SALT LAKE CITY — With the change of the calendar to July, the NBA is now on track to resume play this month in Florida to finish the 2019-20 season, but league commissioner Adam Silver expressed a few reservations Tuesday that could either stop play before it starts or before it’s supposed to end.
Speaking on an episode of Time 100 Talks, Silver said plans to resume are “never ‘full steam ahead’ no matter what.” He called the novel coronavirus “unpredictable” and said, “I think we and our players together with their union, the players’ association, look at the data on a daily basis, and if there were something to change that was outside of the scope of what we’re playing for, certainly we would revisit our plans.”
That said, Silver expressed optimism that plans could move forward. The Utah Jazz and New Orleans Pelicans are set to tip off play at the Walt Disney World Resort in Orlando on July 30.
“I’m pretty confident,” Silver said, “largely because we’re playing on a campus that is confined in that the only way to gain access to that campus is to be part of our protocol where there’s regular testing, and if someone were to leave our campus, they would need to test and quarantine in order to return to play, so at least in terms of the model, we’re protected from the rate of cases in the broader community.”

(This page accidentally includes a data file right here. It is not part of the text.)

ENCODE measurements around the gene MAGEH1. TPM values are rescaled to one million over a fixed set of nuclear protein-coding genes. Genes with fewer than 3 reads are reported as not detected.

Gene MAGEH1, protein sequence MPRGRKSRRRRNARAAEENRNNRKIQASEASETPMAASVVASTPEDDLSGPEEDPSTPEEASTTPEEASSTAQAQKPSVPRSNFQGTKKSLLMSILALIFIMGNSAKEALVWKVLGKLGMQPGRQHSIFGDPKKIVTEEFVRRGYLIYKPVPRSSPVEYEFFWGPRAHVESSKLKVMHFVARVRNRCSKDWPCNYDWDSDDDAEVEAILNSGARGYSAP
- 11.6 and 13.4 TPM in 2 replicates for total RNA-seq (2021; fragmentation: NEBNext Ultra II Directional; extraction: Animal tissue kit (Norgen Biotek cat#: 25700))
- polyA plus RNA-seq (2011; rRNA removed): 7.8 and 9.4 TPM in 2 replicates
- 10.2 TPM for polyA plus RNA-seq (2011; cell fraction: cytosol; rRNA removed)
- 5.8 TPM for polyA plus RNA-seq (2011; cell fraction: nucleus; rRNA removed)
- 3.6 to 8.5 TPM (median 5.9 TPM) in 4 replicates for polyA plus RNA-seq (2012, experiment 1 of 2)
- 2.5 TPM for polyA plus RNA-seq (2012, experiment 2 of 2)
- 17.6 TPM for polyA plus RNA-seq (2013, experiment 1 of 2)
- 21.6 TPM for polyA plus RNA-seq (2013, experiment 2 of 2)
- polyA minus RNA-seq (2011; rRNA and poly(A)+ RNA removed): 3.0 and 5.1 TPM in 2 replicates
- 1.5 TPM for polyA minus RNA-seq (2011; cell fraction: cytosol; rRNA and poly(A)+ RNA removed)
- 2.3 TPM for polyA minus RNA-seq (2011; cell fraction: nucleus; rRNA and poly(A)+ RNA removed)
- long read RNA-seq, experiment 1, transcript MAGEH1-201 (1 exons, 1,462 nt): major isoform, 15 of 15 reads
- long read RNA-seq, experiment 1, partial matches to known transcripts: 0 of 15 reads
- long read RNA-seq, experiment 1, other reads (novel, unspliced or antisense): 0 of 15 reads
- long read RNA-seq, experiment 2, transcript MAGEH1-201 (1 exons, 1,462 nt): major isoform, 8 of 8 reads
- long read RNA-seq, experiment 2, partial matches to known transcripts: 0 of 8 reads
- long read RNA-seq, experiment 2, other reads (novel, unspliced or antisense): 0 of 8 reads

With case numbers spiking in Florida in recent weeks, Silver acknowledged there was less fear in the numbers when plans to play there started to be made, but added, “Our model was designed for this. Our model was designed to protect us and our players from the cases in the outside community. Maybe at the time we designed it, we didn’t think it would be as necessary as it is now, but at least we’re preparing for it.”
Once play resumes, Silver said spread of the coronavirus within the Orlando “bubble” would be a reason to stop play, but he’s not sure at this point what would be considered significant enough spread to cause that to happen.
“We’re going to see as we go,” he said. “I mean, certainly, if cases are isolated, that’s one thing. I think a lot of the determination will be our understanding of how our community became infected. That will be part of our judgement in terms of whether we should continue, but certainly if we have a lot of cases, we’re going to stop.”